One of the things that is both so endearing and frustrating about Japan is that it is truly a culture without irony. It is a culture that can have an official Coming of Age ceremony at Disneyland and see no irony in it at all. You know all those whacky commercials Japan is famous for? These are only possible in a country without irony, and indeed those commercials are not actually ironic, which makes them all the more amazing.
This is a small shrine I came across on a recent walk through Kyoto. The large red sign says “God of Academics”, while the two vertical black and white signs on either side say, essentially, throw money in and pray here for academic success and getting into a good school. This is all perfectly normal, but I loved the fact that the same shrine would also put up the vertical wooden sign to the far right, which says “Fortune-Telling School.”
I don’t usually get much culture beyond poopy diapers and Thomas the Tank Engine, so sometimes it’s refreshing to go into Kyoto and indulge myself. As I had last year, this year I went to my favorite shakuhachi-busking corner at Kiyamachi below Sanjo, right beside a babbling brook and under a bunch of cherry blossoms, to play for everyone and hopefully make some change. That last is of course ancillary to the whole enterprise, but adds an element of fun and chance human interaction.
I played just to the left of where you can see in this photo. Lots of people stopped on this bridge to watch me play.
These next three photos were taken by my friend Jeffrey, who dropped by with his son Anthony to watch and take photos before going to a photography exhibit (shown below).
Reminder to self: Iron shirt first next timefull exif
One of my favorite things about doing this is talking to people. This time I met three old ladies, in their 60′s or 70′s. At first they stopped and listened for a few moments, then each gave me a 1000 yen (about 10 dollars) before moving on. This was remarkable for its generosity, and I gave them a bow-while-playing. A while later they came back again, and started requesting certain songs. At this point it was obvious that, although they spoke decent Japanese, they were definitely from somewhere else. I asked and they said they were from Korea. So, I played them the two Korean folk songs that I know by heart. It was very nice, although the entire experience was tinged by the knowledge that most likely the only reason we could communicate at all was because they had grown up in Japanese-occupied Korea, and had been forced to learn the language at school.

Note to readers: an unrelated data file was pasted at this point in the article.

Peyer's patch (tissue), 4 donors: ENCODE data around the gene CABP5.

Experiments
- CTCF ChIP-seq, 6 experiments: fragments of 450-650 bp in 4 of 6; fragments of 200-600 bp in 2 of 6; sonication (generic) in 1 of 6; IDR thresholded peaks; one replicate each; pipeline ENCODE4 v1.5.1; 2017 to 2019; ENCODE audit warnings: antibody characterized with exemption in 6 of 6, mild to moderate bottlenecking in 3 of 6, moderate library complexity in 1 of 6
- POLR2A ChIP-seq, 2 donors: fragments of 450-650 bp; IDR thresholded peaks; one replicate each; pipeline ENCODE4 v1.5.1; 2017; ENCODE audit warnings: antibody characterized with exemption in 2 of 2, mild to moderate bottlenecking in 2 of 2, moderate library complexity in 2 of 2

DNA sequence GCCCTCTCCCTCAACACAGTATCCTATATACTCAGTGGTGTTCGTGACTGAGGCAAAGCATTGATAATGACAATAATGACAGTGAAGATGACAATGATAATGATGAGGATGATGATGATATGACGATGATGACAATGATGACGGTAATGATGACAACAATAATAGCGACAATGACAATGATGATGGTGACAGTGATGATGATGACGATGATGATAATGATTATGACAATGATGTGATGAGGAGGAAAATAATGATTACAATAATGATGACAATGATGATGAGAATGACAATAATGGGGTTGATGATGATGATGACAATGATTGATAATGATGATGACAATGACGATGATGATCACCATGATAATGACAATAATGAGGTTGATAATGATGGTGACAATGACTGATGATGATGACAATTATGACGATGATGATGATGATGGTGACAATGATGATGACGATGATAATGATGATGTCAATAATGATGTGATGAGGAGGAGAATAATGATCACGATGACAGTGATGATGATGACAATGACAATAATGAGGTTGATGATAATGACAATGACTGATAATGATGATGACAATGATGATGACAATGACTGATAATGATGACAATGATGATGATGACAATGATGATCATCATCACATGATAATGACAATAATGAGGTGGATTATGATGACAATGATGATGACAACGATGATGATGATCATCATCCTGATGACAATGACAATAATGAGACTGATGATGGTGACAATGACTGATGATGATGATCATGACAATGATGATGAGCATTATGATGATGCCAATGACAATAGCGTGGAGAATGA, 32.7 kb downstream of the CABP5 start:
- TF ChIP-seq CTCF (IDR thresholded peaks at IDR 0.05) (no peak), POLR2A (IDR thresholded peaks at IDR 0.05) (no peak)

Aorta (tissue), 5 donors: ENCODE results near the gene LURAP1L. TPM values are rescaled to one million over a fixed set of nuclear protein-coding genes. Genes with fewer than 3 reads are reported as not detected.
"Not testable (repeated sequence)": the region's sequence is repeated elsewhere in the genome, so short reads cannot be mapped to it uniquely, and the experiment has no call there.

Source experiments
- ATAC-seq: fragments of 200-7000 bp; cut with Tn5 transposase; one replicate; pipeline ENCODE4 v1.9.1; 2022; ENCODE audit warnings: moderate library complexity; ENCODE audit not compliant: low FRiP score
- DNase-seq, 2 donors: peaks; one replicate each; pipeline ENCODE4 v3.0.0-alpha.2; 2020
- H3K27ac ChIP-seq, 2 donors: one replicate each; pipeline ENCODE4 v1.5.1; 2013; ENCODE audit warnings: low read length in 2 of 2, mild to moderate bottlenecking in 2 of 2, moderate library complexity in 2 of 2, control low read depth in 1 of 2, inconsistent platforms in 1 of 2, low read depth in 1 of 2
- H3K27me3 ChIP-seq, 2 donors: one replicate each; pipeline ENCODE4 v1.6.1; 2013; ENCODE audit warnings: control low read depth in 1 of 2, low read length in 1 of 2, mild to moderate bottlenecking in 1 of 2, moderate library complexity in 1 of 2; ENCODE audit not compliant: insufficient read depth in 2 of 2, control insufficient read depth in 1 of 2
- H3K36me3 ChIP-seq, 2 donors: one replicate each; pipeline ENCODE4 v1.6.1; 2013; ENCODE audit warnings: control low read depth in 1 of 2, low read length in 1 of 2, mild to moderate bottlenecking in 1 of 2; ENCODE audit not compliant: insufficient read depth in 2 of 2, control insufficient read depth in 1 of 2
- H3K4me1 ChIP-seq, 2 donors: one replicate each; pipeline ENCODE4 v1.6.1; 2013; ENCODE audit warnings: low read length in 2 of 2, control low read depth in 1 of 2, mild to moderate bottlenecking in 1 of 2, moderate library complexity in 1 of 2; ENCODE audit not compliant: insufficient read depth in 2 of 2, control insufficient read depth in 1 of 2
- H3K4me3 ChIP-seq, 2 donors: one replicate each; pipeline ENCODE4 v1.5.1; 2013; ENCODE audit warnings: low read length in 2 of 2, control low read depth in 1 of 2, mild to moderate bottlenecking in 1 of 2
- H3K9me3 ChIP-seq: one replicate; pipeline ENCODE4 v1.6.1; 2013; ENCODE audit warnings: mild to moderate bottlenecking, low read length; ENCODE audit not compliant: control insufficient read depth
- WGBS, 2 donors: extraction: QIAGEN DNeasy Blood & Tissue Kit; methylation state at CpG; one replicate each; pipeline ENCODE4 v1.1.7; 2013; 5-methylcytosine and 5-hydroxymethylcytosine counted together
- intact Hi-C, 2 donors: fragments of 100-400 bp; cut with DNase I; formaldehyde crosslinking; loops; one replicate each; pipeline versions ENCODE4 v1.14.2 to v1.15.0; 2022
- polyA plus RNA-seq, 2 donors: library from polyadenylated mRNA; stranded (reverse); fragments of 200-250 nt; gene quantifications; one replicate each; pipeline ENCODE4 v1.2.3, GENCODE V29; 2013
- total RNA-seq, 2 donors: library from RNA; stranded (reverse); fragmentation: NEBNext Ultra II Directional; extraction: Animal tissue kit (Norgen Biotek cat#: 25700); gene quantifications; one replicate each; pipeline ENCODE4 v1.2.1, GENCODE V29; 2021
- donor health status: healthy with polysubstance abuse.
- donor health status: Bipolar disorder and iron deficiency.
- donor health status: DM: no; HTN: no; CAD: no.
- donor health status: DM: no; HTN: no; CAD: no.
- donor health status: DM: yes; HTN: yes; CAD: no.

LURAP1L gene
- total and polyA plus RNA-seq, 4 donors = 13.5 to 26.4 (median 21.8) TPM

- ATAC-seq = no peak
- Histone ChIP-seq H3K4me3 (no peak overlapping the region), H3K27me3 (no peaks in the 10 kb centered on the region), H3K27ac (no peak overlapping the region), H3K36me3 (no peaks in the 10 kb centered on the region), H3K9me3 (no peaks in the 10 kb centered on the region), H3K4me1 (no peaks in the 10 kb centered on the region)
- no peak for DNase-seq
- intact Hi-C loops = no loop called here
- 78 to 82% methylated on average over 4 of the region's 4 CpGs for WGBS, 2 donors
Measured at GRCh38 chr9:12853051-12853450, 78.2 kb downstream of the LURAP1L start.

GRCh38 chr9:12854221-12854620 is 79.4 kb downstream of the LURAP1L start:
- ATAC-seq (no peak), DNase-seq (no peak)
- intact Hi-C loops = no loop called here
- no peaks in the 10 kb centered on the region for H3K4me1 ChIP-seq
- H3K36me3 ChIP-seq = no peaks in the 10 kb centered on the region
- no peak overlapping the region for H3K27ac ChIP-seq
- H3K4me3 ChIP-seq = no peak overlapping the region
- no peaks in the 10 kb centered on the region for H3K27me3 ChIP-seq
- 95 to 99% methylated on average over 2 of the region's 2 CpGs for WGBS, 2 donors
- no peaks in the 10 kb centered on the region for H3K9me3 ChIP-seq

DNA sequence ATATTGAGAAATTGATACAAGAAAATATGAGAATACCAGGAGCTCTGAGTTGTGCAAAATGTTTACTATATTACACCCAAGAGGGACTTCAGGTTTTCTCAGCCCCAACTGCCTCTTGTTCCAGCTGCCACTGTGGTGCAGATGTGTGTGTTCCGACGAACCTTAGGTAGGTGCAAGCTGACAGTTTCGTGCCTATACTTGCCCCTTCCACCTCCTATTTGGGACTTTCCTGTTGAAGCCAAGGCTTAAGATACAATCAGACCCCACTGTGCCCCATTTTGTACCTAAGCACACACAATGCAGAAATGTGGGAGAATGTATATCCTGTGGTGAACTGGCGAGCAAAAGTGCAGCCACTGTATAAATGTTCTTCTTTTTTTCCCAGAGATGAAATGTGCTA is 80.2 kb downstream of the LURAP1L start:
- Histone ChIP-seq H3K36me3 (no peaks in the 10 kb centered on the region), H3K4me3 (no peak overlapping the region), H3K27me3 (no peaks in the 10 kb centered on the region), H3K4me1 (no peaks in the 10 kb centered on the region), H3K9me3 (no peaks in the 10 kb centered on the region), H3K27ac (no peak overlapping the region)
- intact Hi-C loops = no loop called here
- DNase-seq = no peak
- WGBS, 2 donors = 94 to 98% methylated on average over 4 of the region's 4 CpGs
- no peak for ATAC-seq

Just as I was putting my flute away an elderly Japanese couple approached and started talking to me. The lady said that she really liked shakuhachi, so I took my flute out again and began to play a simple song. At his wife’s urging, the husband began to sing along with me. It was a nice little impromptu duet, and I was glad to have Jeffrey there to capture the moment. Afterward, as I was packing up again, I learned that the lady likes exactly the kind of classical shakuhachi music I specialize in, which is pretty remarkable. It’s the kind of esoteric genre that only those who actually play it make an effort to listen to. (All the songs I play in situations like this street performance are purely shakuhachi arrangements of well-known, 20th century songs.)
After that we all went to a photography exhibit by Sawa Kenji (佐和賢爾), a Buddhist priest and my photography teacher (although that implies a more formal relationship than actually exists). I had seen one of the photographs before, laid out on the floor of his temple, so I had lured Jeffrey out with the promise of an incredible show, and he wasn’t disappointed. I’ll let the photographs below speak for themselves, but in case it’s hard to tell each scene is covered in three or four exposures, which are combined to make unified images. We got there at the very end of the last day, and I just happened to have my flutes with me, so I gave a short impromptu concert there for him and everybody else before they turned on the lights and started taking the photographs down. It was a nice moment.
We live about a kilometer away from the biggest lake in Japan, lake Biwa (about the size of lake Tahoe), and yet we rarely go there. Whenever we do, though, it’s always lots of fun. I’m hoping we end up spending more and more time in and by the lake as Genbo and Zoe get older.
The other day we went down to the shore and Genbo and Zoe had a ball. It reminded me of what might have been the last time, which was almost exactly a year ago. Hard to believe.
I haven’t posted for a long time, and I now have a suped-up customized posting system courtesy of Jeffrey, so this is going to be a long one.
First, Genbo on the way to the beach this time.
Almost the exact same shot one year ago
Now compare this Zoe…
With this one. Hard to believe it’s the same creature
Growing up means adventure!
Which sometimes means mishap!
“Genbo, I know the waves keep washing it ashore, but whill you stop throwing that empty beer can into the lake!”
Zoe is happy to play with mommy on the grass
Mother and daughter
…But one who loves his sister